Archive for May 8th, 2009

Glaxo, Pfizer Hook-up on AIDS

May 8th, 2009 | No Comments | Source: Forbes

British drug giant GlaxoSmithKline is joining forces with American rival Pfizer to lock down some 20% of the drug market for HIV/AIDS. That should help put the 2 companies on the map in an area that has been thoroughly dominated in recent years by the rising star, Gilead.

gskThe tie-up calls for GSK to hold 85% of the JV, which will be based in London and be run by Dominique Limet, currently of GSK.

It will have working capital of about $370 million.

The UN estimates that 33 million people worldwide carry HIV.

Raymond James analyst Eric Le Berrigaud was bullish on the move, especially given GSK’s tottering position in this market.

“In having access to Pfizer’s research and development [of AIDS treatment], Glaxo will try to mitigate the downward trend of its HIV/AIDS sales as its patents start expiring over the next five years,” Le Berrigaud told Forbes.

pfizerGlaxo’s current sales in HIV/AIDS have topped out at $2.2 billion, but they are likely to drop by 60% or more by 2014 due to patent expirations of old standbys Retrovir, Epivir and Ziagen.

The deal “could perhaps add another half billion [to Glaxo’s sales],” estimated Le Berrigaud.

Gilead has been on a tear in recent years, due to its trio of HIV drugs, all of which leverage tenofovir, which is prescribed in one form or another for 80% of new HIV patients in the US, and nearly that many in the EU.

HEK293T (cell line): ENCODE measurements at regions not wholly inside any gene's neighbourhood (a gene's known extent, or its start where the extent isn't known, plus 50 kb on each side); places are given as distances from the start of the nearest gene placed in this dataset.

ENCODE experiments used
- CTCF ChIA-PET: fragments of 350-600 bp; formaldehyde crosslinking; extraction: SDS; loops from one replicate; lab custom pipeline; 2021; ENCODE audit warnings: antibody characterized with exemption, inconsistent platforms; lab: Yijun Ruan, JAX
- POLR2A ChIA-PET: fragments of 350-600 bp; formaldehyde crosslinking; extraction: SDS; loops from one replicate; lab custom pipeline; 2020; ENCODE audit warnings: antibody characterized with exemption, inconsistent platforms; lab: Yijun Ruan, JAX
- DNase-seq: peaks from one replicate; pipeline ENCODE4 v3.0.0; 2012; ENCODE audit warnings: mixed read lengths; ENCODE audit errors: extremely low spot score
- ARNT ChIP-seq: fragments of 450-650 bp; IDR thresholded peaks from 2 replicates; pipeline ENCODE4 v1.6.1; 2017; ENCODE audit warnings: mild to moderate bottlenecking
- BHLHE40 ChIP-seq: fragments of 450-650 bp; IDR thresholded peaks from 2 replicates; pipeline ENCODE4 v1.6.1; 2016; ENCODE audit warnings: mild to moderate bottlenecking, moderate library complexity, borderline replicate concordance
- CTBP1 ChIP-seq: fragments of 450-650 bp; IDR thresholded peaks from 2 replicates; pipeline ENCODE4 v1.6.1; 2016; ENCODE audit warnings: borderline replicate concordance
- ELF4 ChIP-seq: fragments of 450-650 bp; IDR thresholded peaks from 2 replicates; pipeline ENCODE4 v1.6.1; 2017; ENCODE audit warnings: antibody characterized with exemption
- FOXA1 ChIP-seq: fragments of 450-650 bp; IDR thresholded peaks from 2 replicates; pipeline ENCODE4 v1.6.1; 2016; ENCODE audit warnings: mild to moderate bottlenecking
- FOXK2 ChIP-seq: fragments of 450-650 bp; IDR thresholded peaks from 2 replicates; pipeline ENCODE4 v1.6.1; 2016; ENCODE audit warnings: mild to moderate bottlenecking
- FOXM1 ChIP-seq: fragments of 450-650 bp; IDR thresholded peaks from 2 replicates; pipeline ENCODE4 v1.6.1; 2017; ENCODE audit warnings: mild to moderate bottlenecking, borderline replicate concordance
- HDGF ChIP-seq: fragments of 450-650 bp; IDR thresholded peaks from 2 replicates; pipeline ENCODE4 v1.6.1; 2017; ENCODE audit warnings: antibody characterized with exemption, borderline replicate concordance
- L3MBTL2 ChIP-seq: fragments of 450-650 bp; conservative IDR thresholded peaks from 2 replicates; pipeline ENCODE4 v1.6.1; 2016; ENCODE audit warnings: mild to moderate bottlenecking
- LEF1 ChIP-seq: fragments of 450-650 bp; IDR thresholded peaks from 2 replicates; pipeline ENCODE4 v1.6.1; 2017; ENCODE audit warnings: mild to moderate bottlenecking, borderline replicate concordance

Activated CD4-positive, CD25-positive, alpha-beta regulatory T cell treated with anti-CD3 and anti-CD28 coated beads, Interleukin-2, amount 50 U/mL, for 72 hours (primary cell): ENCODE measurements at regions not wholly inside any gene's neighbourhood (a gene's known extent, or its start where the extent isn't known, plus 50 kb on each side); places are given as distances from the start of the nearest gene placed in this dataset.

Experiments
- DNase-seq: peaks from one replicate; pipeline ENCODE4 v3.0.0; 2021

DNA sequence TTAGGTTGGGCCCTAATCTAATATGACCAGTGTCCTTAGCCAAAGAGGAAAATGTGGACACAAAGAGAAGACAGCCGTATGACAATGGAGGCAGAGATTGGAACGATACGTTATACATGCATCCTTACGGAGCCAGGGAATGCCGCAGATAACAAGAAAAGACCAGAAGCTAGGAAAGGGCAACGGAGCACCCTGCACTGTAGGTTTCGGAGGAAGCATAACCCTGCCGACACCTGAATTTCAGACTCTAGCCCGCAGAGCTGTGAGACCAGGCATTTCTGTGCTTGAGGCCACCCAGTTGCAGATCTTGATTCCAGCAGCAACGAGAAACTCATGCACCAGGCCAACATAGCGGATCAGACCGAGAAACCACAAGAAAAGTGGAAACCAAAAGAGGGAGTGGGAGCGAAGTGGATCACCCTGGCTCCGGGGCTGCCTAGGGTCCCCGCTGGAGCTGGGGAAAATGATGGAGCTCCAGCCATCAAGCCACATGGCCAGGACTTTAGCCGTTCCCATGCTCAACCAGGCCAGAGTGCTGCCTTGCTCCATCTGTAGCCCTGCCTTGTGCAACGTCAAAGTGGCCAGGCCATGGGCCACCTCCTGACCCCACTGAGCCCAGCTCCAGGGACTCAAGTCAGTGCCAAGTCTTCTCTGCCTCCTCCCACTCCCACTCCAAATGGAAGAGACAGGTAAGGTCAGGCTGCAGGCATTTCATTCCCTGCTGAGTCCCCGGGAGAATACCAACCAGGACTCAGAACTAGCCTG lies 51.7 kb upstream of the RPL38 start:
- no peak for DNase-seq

HHS guidelines recommend that Gilead’s drugs be used as backbone therapy for HIV/AIDS, in part because they can be taken once daily which helps improve compliance.

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Big Insurers’ Panels Headin’ South

May 8th, 2009 | No Comments | Source: Wall Street Journal

In Q4 2008, WellPoint lost 288,000 covered lives, half of which were caused by rising unemployment and lost employee benefits.

floodofbadnews“Economic conditions will continue to deteriorate and unemployment will continue to increase,” CEO Angela Braly sighed to analysts at the time. “This will impact commercial membership in 2009.”

She got that right.

The nation’s largest private insurer, which covers nearly 35 million lives, reported last week that it lost nearly half a million more members in Q1 2009, nearly 65% of which were due to layoffs or employees simply opting out of employer coverage.

That jaw-dropper was topped the next day by UnitedHealth Group Inc., the second largest insurer. The Minnesota-based company reported a drop of 900,000 in the number of people enrolled in its commercial health plans.

The news prompted economists to estimate that the uninsured population has swelled by at least 4 million people since the 2007 estimate by the Census Bureau pegged the number at 45.7 million.

The Kaiser Family Foundation estimates for example that for each percentage-point increase in the unemployment rate, the population of uninsured Americans grows by 1.1 million.

The findings were confirmed by Tenet Healthcare, a hospital chain that recently reported a 2% drop, year-over-year, in the number of admissions of patients with private coverage.

“It’s probably not a surprise that with all these people losing jobs, a lot will lose their health insurance,” Paul Ginsburg, president of the Center for Studying Health System Change told the Wall Street Journal.

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